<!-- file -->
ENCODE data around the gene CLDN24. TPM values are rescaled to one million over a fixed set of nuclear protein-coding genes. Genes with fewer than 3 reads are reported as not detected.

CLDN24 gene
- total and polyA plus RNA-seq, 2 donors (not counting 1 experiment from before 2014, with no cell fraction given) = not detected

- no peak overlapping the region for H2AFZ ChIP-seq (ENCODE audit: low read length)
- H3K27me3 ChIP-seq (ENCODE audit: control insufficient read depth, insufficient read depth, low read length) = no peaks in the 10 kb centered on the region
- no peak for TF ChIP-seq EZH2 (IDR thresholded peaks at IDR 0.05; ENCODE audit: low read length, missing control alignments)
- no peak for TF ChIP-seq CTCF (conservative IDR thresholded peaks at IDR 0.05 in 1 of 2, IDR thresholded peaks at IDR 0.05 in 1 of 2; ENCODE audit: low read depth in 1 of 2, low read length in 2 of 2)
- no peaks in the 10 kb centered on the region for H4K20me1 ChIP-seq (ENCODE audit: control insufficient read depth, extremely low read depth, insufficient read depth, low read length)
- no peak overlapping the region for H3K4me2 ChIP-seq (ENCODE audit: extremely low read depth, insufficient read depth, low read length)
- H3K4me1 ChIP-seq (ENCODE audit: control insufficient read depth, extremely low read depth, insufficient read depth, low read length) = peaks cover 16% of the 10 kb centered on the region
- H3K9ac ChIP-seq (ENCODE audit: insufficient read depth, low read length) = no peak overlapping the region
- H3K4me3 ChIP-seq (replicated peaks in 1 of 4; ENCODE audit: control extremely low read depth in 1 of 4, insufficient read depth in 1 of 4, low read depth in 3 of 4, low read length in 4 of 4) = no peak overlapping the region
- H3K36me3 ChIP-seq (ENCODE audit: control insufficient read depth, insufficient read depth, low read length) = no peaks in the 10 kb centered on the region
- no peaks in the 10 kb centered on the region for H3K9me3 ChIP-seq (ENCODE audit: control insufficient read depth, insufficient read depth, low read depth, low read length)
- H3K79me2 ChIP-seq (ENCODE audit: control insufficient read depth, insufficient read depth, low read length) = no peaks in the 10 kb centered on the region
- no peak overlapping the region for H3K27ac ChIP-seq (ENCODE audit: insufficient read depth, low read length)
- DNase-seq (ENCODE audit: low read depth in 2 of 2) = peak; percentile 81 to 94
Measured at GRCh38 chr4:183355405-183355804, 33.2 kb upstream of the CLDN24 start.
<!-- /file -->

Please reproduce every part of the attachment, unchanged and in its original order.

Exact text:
ENCODE data around the gene CLDN24. TPM values are rescaled to one million over a fixed set of nuclear protein-coding genes. Genes with fewer than 3 reads are reported as not detected.

CLDN24 gene
- total and polyA plus RNA-seq, 2 donors (not counting 1 experiment from before 2014, with no cell fraction given) = not detected

- no peak overlapping the region for H2AFZ ChIP-seq (ENCODE audit: low read length)
- H3K27me3 ChIP-seq (ENCODE audit: control insufficient read depth, insufficient read depth, low read length) = no peaks in the 10 kb centered on the region
- no peak for TF ChIP-seq EZH2 (IDR thresholded peaks at IDR 0.05; ENCODE audit: low read length, missing control alignments)
- no peak for TF ChIP-seq CTCF (conservative IDR thresholded peaks at IDR 0.05 in 1 of 2, IDR thresholded peaks at IDR 0.05 in 1 of 2; ENCODE audit: low read depth in 1 of 2, low read length in 2 of 2)
- no peaks in the 10 kb centered on the region for H4K20me1 ChIP-seq (ENCODE audit: control insufficient read depth, extremely low read depth, insufficient read depth, low read length)
- no peak overlapping the region for H3K4me2 ChIP-seq (ENCODE audit: extremely low read depth, insufficient read depth, low read length)
- H3K4me1 ChIP-seq (ENCODE audit: control insufficient read depth, extremely low read depth, insufficient read depth, low read length) = peaks cover 16% of the 10 kb centered on the region
- H3K9ac ChIP-seq (ENCODE audit: insufficient read depth, low read length) = no peak overlapping the region
- H3K4me3 ChIP-seq (replicated peaks in 1 of 4; ENCODE audit: control extremely low read depth in 1 of 4, insufficient read depth in 1 of 4, low read depth in 3 of 4, low read length in 4 of 4) = no peak overlapping the region
- H3K36me3 ChIP-seq (ENCODE audit: control insufficient read depth, insufficient read depth, low read length) = no peaks in the 10 kb centered on the region
- no peaks in the 10 kb centered on the region for H3K9me3 ChIP-seq (ENCODE audit: control insufficient read depth, insufficient read depth, low read depth, low read length)
- H3K79me2 ChIP-seq (ENCODE audit: control insufficient read depth, insufficient read depth, low read length) = no peaks in the 10 kb centered on the region
- no peak overlapping the region for H3K27ac ChIP-seq (ENCODE audit: insufficient read depth, low read length)
- DNase-seq (ENCODE audit: low read depth in 2 of 2) = peak; percentile 81 to 94
Measured at GRCh38 chr4:183355405-183355804, 33.2 kb upstream of the CLDN24 start.